Don't be like the mother I know who said to her ten-year-old daughter, who was the oldest of five children and from whom the mother needed a little help and cooperation, 'Sometimes you act just like a child.'
'But Mother, I am,' she wisely replied.
A busy parent writes: 'One morning I was hurrying my three-year-old's dressing procedure because I had only minutes to spare. In the middle of the commotion and worry, my little girl cleverly enjoyed a little joke of her own about something unrelated to the job at hand. I ignored her fun and indicated my disapproval . . . Her sweet, thought-provoking response: 'Mommy, don't we even have time to laugh?'
We all feel the pressures and stress of the sophisticated, fast-paced, complicated, competitive world in which we find ourselves. Not only do we feel it as adults, but the children feel it too. Because of TV, the press, and videos, our children are exposed to adult life very, very early. This makes it doubly important that mothers and fathers consciously strive to make it possible for children to be children before they become adults."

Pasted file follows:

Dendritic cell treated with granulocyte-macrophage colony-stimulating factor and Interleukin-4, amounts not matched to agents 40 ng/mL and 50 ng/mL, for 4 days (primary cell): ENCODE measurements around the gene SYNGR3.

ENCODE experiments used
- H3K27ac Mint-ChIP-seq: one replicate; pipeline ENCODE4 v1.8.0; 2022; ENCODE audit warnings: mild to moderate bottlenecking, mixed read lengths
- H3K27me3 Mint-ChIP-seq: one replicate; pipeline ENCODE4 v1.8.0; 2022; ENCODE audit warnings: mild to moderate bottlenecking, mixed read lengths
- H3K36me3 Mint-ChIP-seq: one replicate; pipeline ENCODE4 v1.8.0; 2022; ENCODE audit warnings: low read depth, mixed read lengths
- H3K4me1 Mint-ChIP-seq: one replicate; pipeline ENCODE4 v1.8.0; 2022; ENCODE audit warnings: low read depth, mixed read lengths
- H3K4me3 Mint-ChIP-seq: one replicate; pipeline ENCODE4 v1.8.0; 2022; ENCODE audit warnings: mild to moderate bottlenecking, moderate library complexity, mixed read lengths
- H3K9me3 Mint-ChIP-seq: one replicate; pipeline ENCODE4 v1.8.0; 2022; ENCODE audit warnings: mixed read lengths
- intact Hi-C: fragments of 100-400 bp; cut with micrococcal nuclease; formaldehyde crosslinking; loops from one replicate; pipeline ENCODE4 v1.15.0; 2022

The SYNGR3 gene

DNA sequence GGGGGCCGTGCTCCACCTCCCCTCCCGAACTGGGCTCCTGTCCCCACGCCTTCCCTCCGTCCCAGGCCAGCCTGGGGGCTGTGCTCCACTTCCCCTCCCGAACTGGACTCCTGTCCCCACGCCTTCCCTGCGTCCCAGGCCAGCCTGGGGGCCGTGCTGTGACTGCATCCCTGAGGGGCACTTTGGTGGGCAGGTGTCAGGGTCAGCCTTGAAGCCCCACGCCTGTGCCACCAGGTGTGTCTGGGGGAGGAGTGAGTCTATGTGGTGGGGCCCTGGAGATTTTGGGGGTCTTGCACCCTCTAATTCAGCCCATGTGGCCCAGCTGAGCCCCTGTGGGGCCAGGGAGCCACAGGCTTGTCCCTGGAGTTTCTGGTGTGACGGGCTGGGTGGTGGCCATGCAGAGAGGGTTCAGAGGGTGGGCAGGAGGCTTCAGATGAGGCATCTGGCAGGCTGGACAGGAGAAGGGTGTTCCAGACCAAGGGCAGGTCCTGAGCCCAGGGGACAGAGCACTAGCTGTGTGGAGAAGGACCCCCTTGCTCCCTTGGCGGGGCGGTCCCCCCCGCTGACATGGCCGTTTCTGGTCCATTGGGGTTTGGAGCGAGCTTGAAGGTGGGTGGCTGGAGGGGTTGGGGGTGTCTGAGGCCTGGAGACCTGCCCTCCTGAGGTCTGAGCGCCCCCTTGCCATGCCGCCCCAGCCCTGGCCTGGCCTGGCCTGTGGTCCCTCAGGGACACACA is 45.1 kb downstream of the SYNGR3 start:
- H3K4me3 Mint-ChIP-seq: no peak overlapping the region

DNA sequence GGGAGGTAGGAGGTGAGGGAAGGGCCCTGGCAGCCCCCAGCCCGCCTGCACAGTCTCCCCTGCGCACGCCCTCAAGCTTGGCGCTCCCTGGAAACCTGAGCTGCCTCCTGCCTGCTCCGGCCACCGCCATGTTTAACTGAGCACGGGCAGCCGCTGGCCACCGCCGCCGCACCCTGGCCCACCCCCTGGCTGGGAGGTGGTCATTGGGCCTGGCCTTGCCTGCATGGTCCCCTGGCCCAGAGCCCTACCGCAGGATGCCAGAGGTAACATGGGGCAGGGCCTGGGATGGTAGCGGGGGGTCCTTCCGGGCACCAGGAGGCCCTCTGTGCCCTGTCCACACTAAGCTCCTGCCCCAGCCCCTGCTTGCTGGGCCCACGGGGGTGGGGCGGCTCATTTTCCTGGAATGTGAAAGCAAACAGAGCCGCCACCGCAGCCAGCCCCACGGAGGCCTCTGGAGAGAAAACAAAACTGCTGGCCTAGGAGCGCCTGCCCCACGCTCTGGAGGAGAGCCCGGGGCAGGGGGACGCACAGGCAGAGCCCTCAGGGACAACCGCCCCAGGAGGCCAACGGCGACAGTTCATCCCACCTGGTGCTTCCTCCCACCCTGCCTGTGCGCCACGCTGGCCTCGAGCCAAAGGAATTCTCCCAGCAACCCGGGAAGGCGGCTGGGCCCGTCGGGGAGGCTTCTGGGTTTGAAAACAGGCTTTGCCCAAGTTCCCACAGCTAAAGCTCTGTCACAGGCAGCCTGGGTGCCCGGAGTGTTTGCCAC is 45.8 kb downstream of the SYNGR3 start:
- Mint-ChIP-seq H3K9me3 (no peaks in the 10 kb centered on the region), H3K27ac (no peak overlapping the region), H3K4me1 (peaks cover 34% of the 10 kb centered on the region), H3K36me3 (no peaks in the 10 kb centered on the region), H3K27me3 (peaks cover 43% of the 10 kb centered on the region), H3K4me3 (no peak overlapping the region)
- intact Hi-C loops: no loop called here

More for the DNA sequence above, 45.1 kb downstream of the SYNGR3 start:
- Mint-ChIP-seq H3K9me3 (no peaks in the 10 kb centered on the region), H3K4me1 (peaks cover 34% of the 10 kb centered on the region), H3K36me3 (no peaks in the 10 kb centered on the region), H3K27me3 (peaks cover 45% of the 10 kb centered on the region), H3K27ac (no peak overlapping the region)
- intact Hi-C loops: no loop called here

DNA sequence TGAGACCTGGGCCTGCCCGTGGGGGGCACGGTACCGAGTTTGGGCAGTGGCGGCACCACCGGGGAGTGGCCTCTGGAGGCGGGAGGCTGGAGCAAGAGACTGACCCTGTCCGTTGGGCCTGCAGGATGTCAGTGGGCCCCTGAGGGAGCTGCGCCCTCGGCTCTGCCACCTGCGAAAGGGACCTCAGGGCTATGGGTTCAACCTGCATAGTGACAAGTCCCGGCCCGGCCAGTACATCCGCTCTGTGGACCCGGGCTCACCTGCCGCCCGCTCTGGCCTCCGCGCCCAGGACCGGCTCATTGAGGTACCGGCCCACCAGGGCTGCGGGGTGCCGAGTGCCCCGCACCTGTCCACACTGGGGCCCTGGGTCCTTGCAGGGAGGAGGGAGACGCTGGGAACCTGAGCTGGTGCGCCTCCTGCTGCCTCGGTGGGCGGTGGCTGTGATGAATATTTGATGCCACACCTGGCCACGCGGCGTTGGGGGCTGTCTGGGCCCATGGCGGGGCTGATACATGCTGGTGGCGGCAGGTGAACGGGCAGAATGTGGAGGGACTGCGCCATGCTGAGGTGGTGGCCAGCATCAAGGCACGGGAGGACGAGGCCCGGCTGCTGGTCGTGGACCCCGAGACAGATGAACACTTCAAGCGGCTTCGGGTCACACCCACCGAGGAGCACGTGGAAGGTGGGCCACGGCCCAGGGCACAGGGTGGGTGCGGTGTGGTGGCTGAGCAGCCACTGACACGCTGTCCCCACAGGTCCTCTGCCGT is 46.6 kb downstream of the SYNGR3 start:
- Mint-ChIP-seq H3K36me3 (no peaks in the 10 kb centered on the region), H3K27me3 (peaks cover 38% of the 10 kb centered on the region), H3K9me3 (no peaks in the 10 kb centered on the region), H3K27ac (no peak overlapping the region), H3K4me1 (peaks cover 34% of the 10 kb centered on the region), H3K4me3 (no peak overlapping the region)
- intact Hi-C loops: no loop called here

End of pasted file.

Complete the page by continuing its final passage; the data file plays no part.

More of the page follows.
1 comment:

  1. Random fact of the day: My oldest son was born the day Sister Hinkley died. He was 10 days overdue and I was MISERABLE and even after I arrived at the hospital it was another 15 hours before he was FINALLY born. But about 2 hours before that blessed moment we had turned on the TV to try and find some distraction and the news was just coming on announcing that Sister Hinckley had died. (when you live in Utah that's headline news!)

    So from that day on we have told my son that he was just waiting to give her a hug before he came down to earth, which is why it took him so long to get here.

    Oh, and the day was April 6 so it's extra special in all sorts of ways.